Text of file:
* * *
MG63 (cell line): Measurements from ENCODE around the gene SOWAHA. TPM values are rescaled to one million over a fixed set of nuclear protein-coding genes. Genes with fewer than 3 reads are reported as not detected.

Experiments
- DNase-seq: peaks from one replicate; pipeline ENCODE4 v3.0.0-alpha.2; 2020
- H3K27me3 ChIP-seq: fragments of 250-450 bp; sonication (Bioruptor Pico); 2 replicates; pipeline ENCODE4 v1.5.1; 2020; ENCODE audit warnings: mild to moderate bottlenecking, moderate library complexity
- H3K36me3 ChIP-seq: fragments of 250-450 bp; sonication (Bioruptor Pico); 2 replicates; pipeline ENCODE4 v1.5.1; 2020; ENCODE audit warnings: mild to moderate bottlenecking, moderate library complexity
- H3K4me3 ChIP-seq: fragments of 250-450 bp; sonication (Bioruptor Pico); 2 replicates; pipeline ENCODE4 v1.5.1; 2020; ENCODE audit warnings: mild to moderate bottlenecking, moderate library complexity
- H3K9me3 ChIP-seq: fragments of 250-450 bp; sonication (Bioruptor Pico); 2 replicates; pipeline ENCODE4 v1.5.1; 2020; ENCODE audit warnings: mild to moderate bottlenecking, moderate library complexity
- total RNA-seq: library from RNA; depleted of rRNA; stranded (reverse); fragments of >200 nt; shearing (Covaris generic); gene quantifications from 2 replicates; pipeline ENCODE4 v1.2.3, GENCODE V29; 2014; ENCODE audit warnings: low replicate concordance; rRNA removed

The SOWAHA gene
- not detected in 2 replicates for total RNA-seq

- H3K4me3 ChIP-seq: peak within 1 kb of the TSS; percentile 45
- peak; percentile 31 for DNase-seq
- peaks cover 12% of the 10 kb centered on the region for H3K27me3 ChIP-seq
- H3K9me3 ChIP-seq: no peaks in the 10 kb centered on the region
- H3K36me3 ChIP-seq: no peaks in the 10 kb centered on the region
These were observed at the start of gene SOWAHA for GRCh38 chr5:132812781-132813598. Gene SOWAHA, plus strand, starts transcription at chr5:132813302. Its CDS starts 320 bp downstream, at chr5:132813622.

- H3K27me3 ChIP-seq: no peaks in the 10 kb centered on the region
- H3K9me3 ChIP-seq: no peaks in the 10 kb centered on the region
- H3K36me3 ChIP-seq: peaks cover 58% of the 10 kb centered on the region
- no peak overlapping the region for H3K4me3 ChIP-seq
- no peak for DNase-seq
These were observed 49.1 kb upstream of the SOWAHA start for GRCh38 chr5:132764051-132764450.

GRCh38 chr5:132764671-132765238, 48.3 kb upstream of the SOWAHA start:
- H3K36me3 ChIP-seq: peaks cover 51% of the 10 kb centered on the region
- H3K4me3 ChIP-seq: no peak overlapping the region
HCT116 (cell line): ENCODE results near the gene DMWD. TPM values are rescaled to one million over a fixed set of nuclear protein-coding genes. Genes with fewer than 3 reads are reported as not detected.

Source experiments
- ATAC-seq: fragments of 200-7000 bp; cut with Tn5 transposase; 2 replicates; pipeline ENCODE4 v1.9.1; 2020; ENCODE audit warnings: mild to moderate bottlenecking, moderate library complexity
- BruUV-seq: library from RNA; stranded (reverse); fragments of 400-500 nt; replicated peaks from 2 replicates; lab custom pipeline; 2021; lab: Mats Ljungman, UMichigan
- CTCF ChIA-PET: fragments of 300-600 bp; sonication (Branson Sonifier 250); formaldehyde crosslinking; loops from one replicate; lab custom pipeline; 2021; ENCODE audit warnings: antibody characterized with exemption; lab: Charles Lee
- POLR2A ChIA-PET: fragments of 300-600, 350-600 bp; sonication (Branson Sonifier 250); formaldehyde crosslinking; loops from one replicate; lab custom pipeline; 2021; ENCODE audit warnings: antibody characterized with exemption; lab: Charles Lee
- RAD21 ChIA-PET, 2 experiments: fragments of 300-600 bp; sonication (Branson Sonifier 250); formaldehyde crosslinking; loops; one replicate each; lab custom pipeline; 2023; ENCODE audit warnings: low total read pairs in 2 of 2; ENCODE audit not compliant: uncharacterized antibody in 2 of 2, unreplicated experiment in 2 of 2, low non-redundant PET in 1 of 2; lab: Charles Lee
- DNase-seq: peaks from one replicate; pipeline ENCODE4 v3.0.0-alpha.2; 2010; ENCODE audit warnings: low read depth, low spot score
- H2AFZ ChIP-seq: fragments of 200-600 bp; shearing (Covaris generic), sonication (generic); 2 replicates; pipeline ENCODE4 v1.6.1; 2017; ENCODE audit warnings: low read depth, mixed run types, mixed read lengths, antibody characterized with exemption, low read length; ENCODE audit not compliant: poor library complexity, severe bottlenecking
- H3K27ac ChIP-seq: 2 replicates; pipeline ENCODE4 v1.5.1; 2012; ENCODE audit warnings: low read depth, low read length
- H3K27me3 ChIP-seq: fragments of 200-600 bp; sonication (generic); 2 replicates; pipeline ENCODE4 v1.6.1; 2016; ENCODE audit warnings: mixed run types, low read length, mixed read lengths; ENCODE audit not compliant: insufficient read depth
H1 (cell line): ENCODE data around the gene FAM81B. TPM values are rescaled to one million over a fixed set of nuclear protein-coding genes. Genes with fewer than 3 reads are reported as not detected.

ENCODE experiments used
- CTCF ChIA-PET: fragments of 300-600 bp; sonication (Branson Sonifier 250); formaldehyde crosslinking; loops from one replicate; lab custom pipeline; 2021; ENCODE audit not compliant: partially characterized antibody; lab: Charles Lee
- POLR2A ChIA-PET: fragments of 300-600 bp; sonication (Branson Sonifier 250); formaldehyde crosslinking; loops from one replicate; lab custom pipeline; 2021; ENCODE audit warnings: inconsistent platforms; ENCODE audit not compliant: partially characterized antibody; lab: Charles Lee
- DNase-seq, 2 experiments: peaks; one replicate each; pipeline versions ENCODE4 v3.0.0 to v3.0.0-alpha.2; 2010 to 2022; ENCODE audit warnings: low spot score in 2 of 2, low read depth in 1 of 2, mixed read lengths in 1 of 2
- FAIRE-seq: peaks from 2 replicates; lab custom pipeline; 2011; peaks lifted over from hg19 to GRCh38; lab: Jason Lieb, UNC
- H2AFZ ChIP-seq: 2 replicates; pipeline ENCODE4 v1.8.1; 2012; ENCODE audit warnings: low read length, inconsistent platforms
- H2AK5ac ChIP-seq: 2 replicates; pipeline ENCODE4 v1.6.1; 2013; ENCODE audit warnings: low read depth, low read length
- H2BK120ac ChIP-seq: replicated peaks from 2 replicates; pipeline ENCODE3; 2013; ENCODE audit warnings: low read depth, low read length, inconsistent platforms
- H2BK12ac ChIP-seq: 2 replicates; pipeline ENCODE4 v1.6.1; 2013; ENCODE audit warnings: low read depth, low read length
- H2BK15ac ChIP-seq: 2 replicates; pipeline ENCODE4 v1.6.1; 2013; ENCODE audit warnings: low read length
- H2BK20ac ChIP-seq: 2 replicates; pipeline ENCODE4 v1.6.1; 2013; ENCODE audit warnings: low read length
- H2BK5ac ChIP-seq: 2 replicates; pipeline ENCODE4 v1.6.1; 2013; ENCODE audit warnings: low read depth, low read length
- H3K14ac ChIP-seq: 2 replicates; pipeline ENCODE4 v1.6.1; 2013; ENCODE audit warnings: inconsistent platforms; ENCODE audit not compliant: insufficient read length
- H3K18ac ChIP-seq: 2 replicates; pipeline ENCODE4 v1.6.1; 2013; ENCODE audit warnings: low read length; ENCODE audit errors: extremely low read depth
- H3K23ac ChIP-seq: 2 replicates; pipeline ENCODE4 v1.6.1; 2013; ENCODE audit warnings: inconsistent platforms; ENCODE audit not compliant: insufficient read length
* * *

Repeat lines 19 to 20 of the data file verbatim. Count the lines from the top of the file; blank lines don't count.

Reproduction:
- H3K36me3 ChIP-seq: peaks cover 58% of the 10 kb centered on the region
- no peak overlapping the region for H3K4me3 ChIP-seq